The jury found Ambrosio T. Ogumoro guilty of stealing a car owned by the Department of Public Safety but not the department’s computer, according to assistant attorney general Matthew C. Baisley.
In response to Saipan Tribune questions about the verdict rendered against Ogumoro, Baisley also disclosed that the computer charges were made difficult by Ogumoro’s brother, Aniceto, who claimed that he authorized the taking of the computer when he (Aniceto) was the DPS acting commissioner.
Baisley pointed out that Aniceto had never before said that to anyone and that “it’s tough to get around.”
Ogumoro, a former DPS deputy commissioner, was found guilty on Tuesday of two corruption charges but was acquitted of four other charges.
A Superior Court jury found the former DPS official guilty of theft by deception but not guilty of theft by unlawful taking.
Associate Judge Kenneth L. Govendo, who decided on the misdemeanor charges, found Ogumoro guilty of misconduct in public office, not guilty of two counts of removal of government property, and not guilty of one count of misconduct in public office.
Sentencing will be on Sept. 12, 2017 at 1:30pm.
When asked to explain the verdict, Baisley said there were felony charges—theft of a 1995 Toyota Tercel car and theft of a computer.
Baisley said there were four related misdemeanor charges: two counts of misconduct in public office (one for stealing the car and the other for stealing the computer), and two counts of removal of government property (again, one for stealing the car and the other for stealing the computer).
The prosecutor said that Govendo basically tracked the jury’s decision.
Baisley said Govendo agreed that the government proved that Ogumoro stole the car, and therefore found him guilty of misconduct in public office based on stealing the vehicle.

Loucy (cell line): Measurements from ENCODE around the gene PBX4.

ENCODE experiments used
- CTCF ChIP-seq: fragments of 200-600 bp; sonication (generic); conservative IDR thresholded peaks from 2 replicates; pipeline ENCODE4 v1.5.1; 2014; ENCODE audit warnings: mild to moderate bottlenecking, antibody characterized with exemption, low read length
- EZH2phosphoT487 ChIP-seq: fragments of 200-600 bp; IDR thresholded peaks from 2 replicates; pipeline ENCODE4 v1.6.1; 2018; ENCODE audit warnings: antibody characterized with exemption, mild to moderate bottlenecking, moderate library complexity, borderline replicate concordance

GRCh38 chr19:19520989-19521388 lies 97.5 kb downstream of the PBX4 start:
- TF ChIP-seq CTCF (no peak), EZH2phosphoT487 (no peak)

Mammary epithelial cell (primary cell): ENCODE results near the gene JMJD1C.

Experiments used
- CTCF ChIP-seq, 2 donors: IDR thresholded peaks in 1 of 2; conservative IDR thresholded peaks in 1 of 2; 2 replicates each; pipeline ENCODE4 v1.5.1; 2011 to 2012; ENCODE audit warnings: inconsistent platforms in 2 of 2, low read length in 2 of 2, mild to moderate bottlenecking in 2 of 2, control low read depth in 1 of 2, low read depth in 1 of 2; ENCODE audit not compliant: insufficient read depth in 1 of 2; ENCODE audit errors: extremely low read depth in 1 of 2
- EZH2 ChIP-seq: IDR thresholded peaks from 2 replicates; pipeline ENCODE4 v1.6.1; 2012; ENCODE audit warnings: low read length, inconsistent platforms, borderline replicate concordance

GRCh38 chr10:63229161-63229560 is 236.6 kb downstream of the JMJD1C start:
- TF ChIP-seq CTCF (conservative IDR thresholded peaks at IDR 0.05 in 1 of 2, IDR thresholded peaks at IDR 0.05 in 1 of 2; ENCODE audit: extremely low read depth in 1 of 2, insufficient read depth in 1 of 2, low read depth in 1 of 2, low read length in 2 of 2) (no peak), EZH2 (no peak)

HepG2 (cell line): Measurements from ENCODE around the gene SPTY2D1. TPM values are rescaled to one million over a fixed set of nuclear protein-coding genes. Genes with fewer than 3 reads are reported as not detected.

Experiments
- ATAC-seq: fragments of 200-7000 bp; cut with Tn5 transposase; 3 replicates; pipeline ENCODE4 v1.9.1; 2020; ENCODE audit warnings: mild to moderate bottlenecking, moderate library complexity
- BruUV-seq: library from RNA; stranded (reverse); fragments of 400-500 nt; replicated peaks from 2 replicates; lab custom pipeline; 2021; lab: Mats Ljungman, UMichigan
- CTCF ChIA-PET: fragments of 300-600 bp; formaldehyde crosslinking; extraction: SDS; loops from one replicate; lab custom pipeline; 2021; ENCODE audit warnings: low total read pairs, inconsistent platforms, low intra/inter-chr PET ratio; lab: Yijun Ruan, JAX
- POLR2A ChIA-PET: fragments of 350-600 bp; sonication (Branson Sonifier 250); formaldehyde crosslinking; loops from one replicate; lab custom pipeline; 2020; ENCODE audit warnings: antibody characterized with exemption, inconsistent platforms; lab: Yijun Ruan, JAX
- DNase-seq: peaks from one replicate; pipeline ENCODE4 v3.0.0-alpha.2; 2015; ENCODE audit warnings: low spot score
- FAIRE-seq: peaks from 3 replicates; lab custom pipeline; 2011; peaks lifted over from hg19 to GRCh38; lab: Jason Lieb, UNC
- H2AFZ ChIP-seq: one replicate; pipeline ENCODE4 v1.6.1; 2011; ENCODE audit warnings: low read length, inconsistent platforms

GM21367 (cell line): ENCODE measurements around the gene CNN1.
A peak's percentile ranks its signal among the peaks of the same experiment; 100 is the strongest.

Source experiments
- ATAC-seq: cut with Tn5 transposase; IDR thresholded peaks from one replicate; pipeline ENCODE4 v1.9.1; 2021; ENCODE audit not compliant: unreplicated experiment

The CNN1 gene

Although Govendo didn’t say this, Baisley said that double jeopardy would have prevented a guilty verdict on the removal charge with respect to the car.
The prosecutor said Govendo also agreed that the prosecution did not prove the computer charge, so that misconduct charge also necessarily failed.
“Misconduct is based on finding that defendant committed an illegal act in office, so if the illegal act fails, so too must the misconduct,” he said.
Baisley said Govendo made an additional ruling that the government’s removal charges were barred by the statute of limitations.
Although he believes that the ruling was in error, Baisley is happy with the result of the trial.
“The car theft was always our focus and so I am happy with that verdict,” he added.
Ogumoro and his counsel, Mark B. Hanson, refused to comment about the verdict.
According to the charges, Ogumoro brought the 1995 Toyota Tercel to a shop to be repaired using DPS funds totaling $2,500 in 2002 and then sold the vehicle as “scrap” for only $50 to Herman M. Manglona.
Manglona is the brother of Ogumoro’s common-law wife, Katherine Manglona.
The prosecution also alleged that Ogumoro instructed a DPS staff to bring a DPS desktop computer to a shop for repairs using DPS funding in the amount of $276. The computer, along with a laptop, printer, and other DPS property, were later used in the office of the True North Bar & Grill, which is owned by Ogumoro.